Are you Season-Savvy?
April 1, 2004
Are you Season-Savvy?
Celebrate the opportunity to manage seasonal candy sales more strategically.
by Renee Covino
Everyone in the confections business knows that one of the constants in seasonal candy is change — the constant rotating of various holiday candies to come one right after the other. The joke among consumers is that the day after Christmas, Valentine candy is available, and on February 15th, they can start buying Easter treats. Of course to retailers, it’s no joke; it’s a planned strategy to make the most of each season. Even so, there is opportunity to improve sales mid- and late-season.
In a recent presentation on seasonal candy trends, Tom Joyce, director of consumer and industry affairs at Hershey Foods Corp., shed some light on how consumers’ seasonal candy shopping patterns have changed, and what that means to candy manufacturers and retailers. Of particular interest are Joyce’s following points.
Compression/Pricing. Seasonal compression is occurring in the industry, meaning that volume is shifting among the last three weeks of the selling season. According to research by IRI, just under 11 percent of total seasonal dollar sales have shifted into the last three weeks prior to the holiday. Apparently, purchase patterns are becoming more volatile during the last three weeks because of poor training on the retailers’ part.
“By consistently promoting seasonal candy at ‘hot’ price points during the final week of the season, retailers are training repeat purchasers or consumers who typically purchase later in the season, to wait until the last week,” says Joyce.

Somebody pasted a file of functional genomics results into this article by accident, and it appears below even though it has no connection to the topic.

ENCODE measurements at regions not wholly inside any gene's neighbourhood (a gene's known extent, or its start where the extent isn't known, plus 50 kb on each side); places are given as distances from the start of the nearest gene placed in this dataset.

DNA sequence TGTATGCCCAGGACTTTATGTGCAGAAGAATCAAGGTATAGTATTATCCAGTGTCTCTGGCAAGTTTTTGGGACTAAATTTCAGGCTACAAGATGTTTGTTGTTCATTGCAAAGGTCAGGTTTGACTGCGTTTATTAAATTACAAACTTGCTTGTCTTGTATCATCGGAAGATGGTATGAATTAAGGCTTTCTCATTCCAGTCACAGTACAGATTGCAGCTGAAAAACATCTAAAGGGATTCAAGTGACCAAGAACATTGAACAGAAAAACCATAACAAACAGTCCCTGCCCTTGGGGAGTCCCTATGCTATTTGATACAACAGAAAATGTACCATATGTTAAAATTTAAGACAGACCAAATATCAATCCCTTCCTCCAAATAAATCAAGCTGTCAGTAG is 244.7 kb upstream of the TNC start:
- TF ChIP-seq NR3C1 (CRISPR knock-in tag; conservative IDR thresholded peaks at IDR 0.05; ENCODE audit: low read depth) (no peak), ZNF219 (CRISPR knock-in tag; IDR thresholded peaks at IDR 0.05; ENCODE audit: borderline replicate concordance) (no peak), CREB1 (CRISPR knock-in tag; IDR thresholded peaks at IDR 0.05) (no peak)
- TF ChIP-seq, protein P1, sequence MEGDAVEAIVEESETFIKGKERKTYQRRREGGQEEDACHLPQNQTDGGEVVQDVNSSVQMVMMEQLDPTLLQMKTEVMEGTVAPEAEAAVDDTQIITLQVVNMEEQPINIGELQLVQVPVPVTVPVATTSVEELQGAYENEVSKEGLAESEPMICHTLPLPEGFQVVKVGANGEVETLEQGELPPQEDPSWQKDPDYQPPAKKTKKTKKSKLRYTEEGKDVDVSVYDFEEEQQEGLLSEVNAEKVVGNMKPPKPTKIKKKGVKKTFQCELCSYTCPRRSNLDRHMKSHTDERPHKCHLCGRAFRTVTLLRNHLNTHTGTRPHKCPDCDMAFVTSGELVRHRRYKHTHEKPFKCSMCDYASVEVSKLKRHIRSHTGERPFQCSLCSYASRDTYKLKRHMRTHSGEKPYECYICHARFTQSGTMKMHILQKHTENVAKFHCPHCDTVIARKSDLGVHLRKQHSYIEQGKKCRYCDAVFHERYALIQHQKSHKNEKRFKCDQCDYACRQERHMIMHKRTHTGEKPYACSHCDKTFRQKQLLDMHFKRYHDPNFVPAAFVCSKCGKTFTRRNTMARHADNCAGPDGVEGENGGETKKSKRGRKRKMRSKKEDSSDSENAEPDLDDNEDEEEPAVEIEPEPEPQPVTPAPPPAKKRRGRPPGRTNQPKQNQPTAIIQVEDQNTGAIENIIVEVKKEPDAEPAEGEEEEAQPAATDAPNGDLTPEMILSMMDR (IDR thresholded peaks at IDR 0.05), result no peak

“A more productive strategy would be to use ‘hot’ price points to entice early and mid-season purchases, which would drive repeat purchases” (due to the likelihood of consumers eating the candy bought earlier). What’s really wrong with the current strategy is that “ironically, consumers who are desperate in the last few days probably would be willing to pay more,” Joyce maintains.
Along with these pricing strategies, retailers are also encouraged to leverage complementary categories (both edible and non-edible) to drive feature and display activity and become the seasonal shopping destination.
Assortment. Newness and name brands count in seasonal. According to the IRI research, new items, including Limited Editions, were responsible for 100 percent ($537 million) of total category growth. Also, the top 15 brands contributed greater than half of total sales for each season. These both add up to retailers making the assortment as fun as possible, according to Joyce.
Channel Blurring. Seasonal sales account for 28 percent of annual candy category sales in food, drug and mass merchandise channels. Last year, seasonal sales in these channels were down 1.5 percent, according to IRI. But shopping patterns are changing here, too — with more consumers making seasonal candy purchases in unmeasured, alternate channels.
“General consumer shopping patterns are shifting towards one-stop shopping locations or super centers, price discounters or dollar stores, and specialty large-scale retailers or home/improvement and crafts stores,” says Joyce.
“These retailers carry the key seasonal confectionery pack-types, tie confections to related categories and provide a fun seasonal consumer shopping experience,” Joyce adds.
Supply Chain Efficiency. The complexity of seasonal buying requires the employment of key operational strategies, namely early ordering (lead time) and delivery to optimize distribution, and ordering the right quantities to ensure an in-stock status and minimize markdowns. A buyer for a regional drugstore chain anonymously revealed that he is working with certain seasonal candy manufacturers to decrease the case pack quantities of seasonal products to eliminate markdowns.
“I had to mark down over half of my No. 1 Valentine’s Day item simply because too much was shipped to each individual store. Smaller master case packs are the answer.”